Migraine headache is a significant cause of morbidity and lost work time in the United States. About 6% of men and 18% of women experience regular migraines and have at least 1 attack per year.2 Peak incidence of migraine onset is in the teens; onset after age 50 years is rare. Patients with a history of migraine are not usually examined unless "alarm symptoms" are present. These include sudden changes in attack duration, frequency, or severity; abnormal neurological examination results; or onset after age 50 years.3 All of the patients described in this report were older than 50 years and had no prior history of migraine headache.

Many theories of migraine pathogenesis have been proposed, but the exact mechanism is still not understood. People prone to migraine have underlying cortical hyperexcitability, and the attack is started by 1 or more triggers. Humoral mediators have been extensively investigated, but the exact role of each remains in debate.3 The visual aura is caused by a wave of depolarization called cortical-spreading depression. In animal experiments, this is accompanied by changes in cerebral blood flow similar to those seen in migraine, suggesting that the phases of vasoconstriction and vasodilation are only epiphenomena. A new theory of migraine pathogenesis suggests that the trigeminovascular system plays a key role via activation of pain fibers from the large cerebral vessels and dura, which lead centrally to the thalamus and cortical pain centers.4

Ocular abnormalities can cause headaches in several ways. Ciliary muscle spasm can cause pain referred to the brow but did not appear to be present in these patients because they did not display acute myopia. In addition, latanoprost causes relaxation rather than contraction of the ciliary muscle,5 which may be how it increases uveoscleral outflow. Ciliary body irritation due to anterior uveitis was also considered, but this was not present on examination either.

Latanoprost may have caused migraine via activation of the trigeminovascular system. The parent compound, prostaglandin F, is a vasoactive agent. Clinical trials with the tromethamine salt of prostaglandin F revealed a 50% incidence of conjunctival hyperemia, ocular pain, and headache.6 The ocular hyperemia induced by prostaglandin F isopropyl ester is partially mediated by nitric oxide release, although the mechanism by which it causes headache has not been explained.7 Latanoprost stimulates the production of endogenous prostaglandins D2, E2, and F in the ciliary body, all of which are vasoactive agents.8 Thus, a small concentration of the drug could lead to significant levels of vasoactive prostaglandin in the eye. In addition, if migraine can indeed be triggered by direct stimulation of the trigeminovascular system, the small amounts of latanoprost entering the eye could be sufficient to do so. The half-life of latanoprost in the aqueous humor and ciliary body is 3 hours,9 which could circumvent the advantage of low systemic absorption.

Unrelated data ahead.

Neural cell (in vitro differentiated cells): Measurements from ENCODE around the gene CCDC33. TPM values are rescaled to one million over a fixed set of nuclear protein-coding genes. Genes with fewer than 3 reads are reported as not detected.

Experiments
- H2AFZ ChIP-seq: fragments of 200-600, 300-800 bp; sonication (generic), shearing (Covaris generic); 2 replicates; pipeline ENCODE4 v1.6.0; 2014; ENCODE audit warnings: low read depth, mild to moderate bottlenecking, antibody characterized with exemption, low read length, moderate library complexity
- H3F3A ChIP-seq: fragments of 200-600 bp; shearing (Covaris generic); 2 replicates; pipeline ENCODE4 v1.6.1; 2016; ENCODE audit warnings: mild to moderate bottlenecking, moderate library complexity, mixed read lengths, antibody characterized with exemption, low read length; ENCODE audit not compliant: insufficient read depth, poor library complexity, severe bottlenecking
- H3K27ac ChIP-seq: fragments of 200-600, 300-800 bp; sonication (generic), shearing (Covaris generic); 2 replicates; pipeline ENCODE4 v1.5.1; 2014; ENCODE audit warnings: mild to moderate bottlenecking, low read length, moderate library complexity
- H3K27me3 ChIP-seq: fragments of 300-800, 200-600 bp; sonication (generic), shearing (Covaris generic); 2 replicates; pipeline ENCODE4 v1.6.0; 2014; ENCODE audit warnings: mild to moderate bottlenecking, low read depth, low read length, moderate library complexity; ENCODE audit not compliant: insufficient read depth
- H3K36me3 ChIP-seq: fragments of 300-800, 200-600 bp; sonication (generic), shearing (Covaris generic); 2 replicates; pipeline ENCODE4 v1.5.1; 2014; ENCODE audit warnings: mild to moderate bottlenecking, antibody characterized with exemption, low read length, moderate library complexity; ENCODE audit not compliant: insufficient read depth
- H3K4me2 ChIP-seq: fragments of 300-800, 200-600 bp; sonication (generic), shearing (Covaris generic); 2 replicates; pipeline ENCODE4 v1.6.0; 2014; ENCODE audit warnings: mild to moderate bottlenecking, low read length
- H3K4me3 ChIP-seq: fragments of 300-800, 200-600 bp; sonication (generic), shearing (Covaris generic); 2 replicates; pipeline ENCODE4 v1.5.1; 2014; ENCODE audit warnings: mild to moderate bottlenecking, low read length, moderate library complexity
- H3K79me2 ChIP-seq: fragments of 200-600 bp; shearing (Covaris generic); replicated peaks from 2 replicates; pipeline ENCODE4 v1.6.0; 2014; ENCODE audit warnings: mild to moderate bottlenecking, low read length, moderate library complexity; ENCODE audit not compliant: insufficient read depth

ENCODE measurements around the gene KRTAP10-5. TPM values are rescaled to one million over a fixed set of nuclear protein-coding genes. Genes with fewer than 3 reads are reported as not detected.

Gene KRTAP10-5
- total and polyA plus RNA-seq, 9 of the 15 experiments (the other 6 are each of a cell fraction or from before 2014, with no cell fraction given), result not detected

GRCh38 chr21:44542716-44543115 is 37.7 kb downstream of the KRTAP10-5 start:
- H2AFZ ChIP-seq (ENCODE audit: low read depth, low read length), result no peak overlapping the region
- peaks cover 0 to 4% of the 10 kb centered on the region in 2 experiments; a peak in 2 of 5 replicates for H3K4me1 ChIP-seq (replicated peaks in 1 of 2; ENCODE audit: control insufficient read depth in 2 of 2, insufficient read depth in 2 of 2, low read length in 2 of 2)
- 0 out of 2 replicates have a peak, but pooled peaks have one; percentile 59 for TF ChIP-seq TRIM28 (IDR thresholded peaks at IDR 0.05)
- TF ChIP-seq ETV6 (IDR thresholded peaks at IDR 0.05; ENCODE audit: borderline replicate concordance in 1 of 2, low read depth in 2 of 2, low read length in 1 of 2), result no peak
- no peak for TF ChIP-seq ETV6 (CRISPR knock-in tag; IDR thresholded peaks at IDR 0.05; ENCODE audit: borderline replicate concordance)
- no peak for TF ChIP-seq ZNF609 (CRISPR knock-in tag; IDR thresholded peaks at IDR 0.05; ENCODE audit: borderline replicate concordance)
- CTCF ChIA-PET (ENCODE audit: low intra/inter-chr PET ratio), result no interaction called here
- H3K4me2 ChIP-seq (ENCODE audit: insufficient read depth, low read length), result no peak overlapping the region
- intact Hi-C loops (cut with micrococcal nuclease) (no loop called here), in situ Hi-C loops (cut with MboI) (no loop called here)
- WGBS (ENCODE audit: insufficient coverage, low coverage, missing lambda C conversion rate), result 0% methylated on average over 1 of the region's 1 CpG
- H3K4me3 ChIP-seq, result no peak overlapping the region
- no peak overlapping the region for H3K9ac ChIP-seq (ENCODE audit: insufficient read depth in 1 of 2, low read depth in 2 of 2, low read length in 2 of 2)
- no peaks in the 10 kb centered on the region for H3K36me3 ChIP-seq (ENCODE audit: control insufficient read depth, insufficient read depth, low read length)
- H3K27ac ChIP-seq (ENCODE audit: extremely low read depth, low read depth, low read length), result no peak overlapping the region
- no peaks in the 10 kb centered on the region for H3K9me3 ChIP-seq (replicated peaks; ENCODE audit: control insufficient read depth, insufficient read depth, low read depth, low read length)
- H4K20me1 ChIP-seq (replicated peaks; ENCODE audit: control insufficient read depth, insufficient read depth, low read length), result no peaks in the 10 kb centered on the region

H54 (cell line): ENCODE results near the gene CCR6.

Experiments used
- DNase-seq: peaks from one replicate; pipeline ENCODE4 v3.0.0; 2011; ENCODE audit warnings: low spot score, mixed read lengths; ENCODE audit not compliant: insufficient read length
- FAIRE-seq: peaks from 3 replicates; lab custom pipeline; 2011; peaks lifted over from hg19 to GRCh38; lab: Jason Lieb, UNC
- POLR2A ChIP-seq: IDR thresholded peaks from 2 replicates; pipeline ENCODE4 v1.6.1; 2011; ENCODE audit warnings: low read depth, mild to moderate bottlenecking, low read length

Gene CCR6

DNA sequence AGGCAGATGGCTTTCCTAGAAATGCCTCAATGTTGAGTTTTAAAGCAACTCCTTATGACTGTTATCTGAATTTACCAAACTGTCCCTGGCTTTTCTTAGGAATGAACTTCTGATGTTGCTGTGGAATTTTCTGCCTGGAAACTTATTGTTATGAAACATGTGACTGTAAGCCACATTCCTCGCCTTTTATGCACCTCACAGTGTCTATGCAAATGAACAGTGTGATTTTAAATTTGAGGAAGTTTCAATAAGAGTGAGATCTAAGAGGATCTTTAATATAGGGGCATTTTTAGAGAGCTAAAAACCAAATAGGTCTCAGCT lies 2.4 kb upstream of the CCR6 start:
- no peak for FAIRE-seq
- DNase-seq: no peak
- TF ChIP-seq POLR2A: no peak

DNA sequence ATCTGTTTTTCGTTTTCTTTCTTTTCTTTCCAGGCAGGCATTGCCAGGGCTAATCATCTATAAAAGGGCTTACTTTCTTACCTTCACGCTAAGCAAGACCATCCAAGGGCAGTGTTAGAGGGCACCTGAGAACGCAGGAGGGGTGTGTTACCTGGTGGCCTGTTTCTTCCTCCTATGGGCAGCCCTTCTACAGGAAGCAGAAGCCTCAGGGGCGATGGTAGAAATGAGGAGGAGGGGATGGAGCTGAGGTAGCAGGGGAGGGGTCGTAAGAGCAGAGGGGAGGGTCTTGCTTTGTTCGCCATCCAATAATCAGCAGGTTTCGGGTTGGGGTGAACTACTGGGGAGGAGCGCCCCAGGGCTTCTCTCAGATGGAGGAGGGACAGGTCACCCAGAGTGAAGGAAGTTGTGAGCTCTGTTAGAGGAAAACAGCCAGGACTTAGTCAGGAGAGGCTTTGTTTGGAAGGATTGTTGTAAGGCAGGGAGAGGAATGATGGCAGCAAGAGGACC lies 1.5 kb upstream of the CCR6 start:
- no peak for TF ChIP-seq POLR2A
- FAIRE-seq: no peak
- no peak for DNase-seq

Migraine headache associated with latanoprost has not been previously described. However, it is a major adverse effect of a similar prostaglandin analog investigated for use in glaucoma.6 Because of the atypical initial symptoms, 2 of the patients had neurologic consultations, 1 of whom was investigated to rule out a serious neurologic problem. These 2 patients had to discontinue the drug for relief. New prostaglandin analogs are in clinical trials for use in glaucoma; there is reason to be concerned that they will cause headache as well. Ophthalmologists should first discontinue latanoprost in a patient developing headache, because they may spare their patient the inconvenience and risk of an investigation.

This study was supported by grant EY 12962 from the National Institutes of Health, Bethesda, Md.

Corresponding author and reprints: Bonnie C. Weston, MD, FRCSC, Department of Ophthalmology, University of South Alabama, HSB Room 2500, 307 University Blvd, Mobile, AL 36688.